Francis Walsingham

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Sir Francis Walsingham (1532-1590), an adviser to Queen Elizabeth I, is generally accepted to be the head of the first intelligence agency in the West. He is credited with personally developing a number of aspects of tradecraft, such as invisible inks and clandestine mail opening.[1]

In 2006, a report from an English diplomat, Dr. Valentine Dale, to Walsingham was exhibited by the Library of Congress.[2] It was a diplomatic input to his broader program to provide intelligence of the Spanish Armada.

He developed a comprehensive collection plan and employed a network of agents throughout Europe to gather information. He never blindly trusted any one source, using multiple agents against the same target. As the Armada preparations came to a head, Walsingham commissioned naval reconnaissance missions of key Spanish ports, and although his work provided strategic warning to the crown and the Royal Navy, contrary winds prevented tactical warning.[3]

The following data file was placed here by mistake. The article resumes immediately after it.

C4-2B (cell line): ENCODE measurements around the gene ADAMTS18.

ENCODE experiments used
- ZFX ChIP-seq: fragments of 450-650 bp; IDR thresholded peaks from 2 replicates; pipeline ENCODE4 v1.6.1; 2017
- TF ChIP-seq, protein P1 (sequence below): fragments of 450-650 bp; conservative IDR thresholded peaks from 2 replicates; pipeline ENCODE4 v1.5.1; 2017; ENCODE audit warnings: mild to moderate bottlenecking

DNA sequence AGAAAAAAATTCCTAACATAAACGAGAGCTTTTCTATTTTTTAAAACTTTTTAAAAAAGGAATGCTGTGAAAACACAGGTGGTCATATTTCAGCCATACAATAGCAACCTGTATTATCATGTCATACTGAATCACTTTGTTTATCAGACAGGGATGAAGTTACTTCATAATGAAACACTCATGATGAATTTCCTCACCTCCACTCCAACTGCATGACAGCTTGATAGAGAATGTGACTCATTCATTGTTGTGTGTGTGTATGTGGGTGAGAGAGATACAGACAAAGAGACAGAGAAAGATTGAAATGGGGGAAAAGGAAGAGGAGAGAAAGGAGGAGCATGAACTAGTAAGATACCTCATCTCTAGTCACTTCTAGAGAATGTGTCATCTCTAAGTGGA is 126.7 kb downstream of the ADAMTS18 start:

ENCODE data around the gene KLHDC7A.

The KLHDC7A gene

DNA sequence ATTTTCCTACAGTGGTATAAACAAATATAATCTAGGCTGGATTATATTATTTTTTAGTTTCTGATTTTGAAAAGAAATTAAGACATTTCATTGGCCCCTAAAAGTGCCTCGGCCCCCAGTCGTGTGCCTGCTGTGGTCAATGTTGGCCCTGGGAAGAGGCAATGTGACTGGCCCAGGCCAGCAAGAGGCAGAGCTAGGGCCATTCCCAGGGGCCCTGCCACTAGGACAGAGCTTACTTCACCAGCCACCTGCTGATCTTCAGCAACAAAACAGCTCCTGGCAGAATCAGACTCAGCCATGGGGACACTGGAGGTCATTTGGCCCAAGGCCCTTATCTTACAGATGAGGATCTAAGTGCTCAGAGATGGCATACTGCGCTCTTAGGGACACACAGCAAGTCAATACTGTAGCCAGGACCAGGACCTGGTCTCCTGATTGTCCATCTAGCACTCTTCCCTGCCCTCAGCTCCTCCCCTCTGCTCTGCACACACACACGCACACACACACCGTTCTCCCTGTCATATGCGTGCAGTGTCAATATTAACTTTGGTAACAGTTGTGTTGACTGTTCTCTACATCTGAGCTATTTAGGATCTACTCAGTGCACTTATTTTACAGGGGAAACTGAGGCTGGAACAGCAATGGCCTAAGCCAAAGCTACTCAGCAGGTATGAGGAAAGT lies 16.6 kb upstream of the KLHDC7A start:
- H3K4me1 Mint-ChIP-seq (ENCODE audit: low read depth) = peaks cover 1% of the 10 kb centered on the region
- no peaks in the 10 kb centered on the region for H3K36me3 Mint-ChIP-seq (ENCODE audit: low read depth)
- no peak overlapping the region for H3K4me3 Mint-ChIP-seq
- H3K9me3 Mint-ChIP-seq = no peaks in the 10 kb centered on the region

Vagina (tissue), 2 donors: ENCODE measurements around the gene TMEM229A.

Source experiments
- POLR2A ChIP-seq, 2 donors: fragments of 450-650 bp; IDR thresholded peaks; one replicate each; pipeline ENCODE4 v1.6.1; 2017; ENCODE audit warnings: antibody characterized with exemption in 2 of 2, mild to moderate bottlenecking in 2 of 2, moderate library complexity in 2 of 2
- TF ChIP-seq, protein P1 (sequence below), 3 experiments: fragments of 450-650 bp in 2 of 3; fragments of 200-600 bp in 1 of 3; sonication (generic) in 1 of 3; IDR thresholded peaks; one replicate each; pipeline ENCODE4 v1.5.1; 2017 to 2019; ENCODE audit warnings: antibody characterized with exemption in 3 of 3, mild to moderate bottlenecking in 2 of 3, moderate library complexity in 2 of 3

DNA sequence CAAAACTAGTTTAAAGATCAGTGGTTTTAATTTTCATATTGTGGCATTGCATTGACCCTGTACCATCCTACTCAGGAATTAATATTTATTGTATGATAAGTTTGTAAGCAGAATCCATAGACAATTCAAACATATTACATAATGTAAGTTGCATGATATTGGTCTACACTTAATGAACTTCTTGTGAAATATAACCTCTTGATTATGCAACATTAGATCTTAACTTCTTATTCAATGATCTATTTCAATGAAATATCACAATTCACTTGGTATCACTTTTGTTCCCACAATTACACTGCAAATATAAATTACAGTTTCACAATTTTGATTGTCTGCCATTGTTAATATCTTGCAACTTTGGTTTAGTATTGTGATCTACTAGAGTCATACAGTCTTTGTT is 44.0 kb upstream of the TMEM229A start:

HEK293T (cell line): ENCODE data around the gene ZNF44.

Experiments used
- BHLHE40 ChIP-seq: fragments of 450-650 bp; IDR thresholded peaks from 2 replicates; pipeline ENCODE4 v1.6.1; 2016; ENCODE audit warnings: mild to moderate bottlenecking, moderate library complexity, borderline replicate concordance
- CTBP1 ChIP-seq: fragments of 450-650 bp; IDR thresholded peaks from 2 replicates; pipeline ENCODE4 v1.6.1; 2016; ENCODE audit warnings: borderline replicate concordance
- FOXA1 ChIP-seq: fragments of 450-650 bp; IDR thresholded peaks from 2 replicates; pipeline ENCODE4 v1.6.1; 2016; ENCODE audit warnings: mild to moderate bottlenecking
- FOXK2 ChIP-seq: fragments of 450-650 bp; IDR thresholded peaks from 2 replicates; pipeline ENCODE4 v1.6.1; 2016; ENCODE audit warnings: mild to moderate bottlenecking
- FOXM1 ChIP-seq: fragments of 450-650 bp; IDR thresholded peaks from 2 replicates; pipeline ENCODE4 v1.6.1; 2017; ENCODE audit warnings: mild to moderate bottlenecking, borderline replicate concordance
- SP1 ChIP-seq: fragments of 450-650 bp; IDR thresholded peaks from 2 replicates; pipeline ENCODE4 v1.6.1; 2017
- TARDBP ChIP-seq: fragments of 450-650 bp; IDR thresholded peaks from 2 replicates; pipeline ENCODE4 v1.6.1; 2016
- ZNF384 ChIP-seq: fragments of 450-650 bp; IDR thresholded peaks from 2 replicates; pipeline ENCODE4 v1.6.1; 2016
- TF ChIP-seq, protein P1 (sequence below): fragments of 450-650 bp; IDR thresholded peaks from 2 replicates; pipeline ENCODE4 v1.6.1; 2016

1. Kahn, David, The Codebreakers: the Story of Secret Writing (Revised, 1996 ed.), Scribners, p. 119
  2. Hans P. Kraus (2006), Sir Francis Drake: A Pictorial Biography -- The Invincible Armada, Library of Congress
  3. John R. Arpin (Summer, 2006), "(book review) Budiansky, Stephen. Her Majesty's Spymaster: Elizabeth I, Sir Francis Walsingham, and the Birth of Modern Espionage", Naval War College Review